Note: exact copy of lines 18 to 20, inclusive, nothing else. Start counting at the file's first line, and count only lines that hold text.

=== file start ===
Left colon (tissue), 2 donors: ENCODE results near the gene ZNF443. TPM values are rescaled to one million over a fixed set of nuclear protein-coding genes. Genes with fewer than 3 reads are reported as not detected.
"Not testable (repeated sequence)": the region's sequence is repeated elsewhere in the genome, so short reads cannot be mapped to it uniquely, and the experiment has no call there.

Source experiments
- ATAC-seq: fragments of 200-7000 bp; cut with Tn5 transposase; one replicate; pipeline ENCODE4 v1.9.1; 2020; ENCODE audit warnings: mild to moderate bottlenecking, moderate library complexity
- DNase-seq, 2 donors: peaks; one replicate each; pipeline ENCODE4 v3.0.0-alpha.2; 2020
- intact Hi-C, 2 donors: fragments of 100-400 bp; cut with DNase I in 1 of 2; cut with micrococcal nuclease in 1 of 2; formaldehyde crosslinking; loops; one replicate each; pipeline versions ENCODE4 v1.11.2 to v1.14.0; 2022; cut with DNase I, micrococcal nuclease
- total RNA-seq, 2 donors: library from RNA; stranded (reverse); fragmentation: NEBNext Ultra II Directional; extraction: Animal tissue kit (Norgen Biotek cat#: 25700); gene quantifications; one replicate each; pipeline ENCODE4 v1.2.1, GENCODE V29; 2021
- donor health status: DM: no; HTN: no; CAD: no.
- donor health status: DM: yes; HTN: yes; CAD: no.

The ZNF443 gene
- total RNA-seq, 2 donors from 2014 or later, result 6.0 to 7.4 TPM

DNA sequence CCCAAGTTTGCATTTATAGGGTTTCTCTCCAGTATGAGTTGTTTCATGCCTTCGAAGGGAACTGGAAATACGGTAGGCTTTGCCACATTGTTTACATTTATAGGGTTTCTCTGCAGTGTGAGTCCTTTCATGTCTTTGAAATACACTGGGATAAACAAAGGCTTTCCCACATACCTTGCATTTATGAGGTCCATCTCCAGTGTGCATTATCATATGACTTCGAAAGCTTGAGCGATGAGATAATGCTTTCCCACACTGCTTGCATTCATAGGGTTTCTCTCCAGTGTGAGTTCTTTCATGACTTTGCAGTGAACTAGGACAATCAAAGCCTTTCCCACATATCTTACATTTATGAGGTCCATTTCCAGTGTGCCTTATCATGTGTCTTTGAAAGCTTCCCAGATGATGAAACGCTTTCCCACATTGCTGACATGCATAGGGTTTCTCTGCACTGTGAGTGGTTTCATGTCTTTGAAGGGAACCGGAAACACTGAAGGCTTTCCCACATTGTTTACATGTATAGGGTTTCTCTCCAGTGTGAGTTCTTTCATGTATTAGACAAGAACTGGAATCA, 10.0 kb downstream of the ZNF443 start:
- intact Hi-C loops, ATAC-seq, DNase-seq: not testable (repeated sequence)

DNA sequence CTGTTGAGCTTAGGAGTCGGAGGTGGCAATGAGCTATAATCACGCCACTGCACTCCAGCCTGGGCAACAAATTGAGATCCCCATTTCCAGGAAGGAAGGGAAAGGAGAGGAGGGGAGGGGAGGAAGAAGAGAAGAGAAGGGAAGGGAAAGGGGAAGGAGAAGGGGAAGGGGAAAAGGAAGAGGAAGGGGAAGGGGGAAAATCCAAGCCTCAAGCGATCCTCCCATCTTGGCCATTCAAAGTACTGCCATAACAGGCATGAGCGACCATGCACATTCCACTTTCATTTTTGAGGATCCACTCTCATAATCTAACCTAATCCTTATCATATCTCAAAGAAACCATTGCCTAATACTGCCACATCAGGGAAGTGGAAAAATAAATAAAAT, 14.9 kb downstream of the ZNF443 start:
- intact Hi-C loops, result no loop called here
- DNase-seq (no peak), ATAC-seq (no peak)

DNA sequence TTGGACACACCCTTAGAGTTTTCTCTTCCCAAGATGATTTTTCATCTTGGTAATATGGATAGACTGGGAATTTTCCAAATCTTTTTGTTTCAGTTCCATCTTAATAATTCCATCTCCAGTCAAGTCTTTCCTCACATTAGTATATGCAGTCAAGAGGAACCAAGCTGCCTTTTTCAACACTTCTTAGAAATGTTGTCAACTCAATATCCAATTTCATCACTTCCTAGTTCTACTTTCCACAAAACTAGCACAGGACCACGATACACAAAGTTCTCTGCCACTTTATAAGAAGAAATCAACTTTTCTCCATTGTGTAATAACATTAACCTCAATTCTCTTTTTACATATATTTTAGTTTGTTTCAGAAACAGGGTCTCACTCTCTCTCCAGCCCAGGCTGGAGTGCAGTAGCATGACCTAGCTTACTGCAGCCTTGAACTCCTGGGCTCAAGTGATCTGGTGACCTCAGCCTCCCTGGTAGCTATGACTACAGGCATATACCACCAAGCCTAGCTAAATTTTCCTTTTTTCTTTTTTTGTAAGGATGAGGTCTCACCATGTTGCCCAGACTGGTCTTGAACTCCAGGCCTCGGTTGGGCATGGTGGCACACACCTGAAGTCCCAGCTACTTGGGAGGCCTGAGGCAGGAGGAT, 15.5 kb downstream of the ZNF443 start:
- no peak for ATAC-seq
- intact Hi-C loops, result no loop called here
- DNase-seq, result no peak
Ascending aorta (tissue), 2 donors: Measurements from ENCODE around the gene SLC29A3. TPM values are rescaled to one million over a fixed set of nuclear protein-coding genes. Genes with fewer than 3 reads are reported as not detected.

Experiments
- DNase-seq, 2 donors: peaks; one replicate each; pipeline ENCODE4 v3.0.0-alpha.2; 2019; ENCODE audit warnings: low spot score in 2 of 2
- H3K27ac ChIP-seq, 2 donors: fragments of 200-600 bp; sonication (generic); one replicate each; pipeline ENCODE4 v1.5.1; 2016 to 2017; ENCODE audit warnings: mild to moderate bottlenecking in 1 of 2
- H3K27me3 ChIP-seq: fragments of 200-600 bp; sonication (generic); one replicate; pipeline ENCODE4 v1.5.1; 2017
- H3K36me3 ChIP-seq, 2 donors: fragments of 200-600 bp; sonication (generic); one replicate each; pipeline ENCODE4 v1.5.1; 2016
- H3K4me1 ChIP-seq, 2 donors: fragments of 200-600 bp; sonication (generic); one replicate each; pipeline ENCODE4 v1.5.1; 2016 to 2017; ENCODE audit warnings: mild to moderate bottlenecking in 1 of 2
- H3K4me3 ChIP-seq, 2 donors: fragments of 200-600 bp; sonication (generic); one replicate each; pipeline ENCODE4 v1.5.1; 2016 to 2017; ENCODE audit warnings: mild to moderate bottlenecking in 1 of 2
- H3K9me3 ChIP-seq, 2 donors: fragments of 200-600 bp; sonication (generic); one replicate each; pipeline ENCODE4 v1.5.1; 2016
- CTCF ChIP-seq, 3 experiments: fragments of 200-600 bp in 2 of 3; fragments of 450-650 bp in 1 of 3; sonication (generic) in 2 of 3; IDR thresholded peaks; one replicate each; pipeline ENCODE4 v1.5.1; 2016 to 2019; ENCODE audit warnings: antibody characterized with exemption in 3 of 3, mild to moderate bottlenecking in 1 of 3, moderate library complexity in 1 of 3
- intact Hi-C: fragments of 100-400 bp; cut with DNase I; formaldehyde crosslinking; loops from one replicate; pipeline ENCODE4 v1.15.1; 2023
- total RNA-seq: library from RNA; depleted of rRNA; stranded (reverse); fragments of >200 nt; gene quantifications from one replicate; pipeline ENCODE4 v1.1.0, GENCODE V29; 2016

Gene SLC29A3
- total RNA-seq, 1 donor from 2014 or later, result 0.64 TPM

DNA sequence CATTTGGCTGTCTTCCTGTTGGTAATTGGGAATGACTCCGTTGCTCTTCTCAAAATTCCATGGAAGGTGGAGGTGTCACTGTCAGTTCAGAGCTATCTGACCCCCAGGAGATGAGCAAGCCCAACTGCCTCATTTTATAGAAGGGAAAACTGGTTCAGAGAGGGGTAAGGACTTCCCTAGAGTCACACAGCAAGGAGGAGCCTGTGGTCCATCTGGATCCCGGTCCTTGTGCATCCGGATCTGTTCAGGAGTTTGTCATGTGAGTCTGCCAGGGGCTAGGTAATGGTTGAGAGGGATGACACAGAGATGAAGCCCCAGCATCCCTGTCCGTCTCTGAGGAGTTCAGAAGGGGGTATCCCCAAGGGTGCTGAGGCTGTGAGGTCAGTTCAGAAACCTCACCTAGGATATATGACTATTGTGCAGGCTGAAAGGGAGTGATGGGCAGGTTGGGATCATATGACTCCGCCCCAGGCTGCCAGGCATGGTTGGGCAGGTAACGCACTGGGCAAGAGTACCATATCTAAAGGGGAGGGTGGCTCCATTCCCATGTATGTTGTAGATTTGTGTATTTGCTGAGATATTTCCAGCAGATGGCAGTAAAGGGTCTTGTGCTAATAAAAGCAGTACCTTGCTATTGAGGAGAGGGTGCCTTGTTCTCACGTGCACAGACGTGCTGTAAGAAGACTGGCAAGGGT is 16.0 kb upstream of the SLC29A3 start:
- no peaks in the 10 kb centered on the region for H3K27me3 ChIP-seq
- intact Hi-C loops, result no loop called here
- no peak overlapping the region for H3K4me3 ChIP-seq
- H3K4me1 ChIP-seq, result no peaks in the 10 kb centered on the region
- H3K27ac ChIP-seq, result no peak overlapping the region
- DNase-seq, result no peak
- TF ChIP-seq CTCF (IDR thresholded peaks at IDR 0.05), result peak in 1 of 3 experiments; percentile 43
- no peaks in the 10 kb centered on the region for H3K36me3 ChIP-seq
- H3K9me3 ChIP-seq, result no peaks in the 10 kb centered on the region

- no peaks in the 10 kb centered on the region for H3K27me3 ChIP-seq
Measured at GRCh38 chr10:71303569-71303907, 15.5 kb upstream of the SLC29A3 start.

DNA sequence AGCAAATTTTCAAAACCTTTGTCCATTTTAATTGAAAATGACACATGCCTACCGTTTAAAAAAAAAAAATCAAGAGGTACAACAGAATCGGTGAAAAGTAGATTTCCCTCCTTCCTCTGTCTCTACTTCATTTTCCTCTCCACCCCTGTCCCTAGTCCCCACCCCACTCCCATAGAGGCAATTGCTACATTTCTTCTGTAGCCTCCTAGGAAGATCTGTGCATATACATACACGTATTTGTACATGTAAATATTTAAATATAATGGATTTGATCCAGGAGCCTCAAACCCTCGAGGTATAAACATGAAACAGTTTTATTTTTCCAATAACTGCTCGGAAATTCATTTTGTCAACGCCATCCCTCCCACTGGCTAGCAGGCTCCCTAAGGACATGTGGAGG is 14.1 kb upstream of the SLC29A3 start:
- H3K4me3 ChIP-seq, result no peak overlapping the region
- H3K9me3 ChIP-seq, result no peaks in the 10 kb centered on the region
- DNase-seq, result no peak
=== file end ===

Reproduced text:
- no peak for ATAC-seq
- intact Hi-C loops, result no loop called here
- DNase-seq, result no peak